Autophagy is a lysosome-dependent intracellular degradation pathway that has been implicated in the pathogenesis of various human diseases, either positively or negatively impacting disease outcomes depending on the specific context. The majority of medical conditions including cancer, neurodegenerative diseases, infections and immune system disorders and inflammatory bowel disease could probably benefit from therapeutic modulation of the autophagy machinery. Drosophila represents an excellent model animal to study disease mechanisms thanks to its sophisticated genetic toolkit, and the conservation of human disease genes and autophagic processes. Here, we provide an overview of the various autophagy pathways observed both in flies and human cells(macroautophagy, microautophagy and chaperone-mediated autophagy), and discuss Drosophila models of the above-mentioned diseases where fly research has already helped to understand how defects in autophagy genes and pathways contribute to the relevant pathomechanisms.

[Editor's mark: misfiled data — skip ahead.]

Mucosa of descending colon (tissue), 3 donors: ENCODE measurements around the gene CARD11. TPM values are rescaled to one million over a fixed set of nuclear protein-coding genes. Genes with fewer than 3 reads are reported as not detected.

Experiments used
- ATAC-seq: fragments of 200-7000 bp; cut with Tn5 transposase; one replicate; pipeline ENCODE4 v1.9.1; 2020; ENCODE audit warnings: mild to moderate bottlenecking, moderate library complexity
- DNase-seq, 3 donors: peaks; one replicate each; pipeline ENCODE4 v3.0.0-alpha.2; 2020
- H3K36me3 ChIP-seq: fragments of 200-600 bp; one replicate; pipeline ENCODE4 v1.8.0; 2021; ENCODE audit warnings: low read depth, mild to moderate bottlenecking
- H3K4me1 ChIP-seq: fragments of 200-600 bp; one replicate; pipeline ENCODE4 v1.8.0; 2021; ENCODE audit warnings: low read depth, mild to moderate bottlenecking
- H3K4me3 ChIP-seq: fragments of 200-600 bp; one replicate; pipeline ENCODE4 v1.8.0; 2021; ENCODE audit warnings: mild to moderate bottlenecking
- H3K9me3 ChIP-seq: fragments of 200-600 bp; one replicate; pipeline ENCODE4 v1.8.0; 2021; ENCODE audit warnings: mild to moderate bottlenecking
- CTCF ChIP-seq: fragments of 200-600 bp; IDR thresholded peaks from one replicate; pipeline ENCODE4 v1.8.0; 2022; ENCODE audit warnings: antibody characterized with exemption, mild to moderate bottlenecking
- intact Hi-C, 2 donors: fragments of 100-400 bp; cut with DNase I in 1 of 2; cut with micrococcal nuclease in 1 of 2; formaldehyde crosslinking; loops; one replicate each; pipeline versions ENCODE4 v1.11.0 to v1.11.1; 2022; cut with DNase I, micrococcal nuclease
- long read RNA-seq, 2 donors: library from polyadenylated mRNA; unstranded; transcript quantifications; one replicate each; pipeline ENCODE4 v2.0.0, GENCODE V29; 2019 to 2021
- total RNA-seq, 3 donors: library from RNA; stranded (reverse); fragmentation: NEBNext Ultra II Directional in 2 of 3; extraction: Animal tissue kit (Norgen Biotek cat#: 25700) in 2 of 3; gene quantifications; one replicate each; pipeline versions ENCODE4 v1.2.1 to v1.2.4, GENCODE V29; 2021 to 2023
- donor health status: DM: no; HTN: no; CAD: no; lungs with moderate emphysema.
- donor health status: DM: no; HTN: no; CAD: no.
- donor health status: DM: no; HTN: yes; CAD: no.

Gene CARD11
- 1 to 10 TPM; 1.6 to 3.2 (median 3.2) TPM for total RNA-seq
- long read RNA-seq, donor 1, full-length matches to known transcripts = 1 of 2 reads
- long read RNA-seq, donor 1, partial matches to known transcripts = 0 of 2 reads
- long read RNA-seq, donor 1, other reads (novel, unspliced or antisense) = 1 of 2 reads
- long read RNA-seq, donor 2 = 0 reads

Journal of Genetics and Genomics
the Hungarian Academy of Sciences (LP-2014/2)
the National Research Development and Innovation Office (GINOP-2.3.2-152016-00006 and -00032, and K119842)
supported by the UNKP-18-4 New National Excellence Program of the Ministry of Human Capacities
the János Bolyai Research Fellowship of the Hungarian Academy of Sciences
supported by a National Research, Development and Innovation Office fellowship (PD128280).
Corresponding author:Gabor Juhasz,E-mail address:firstname.lastname@example.org.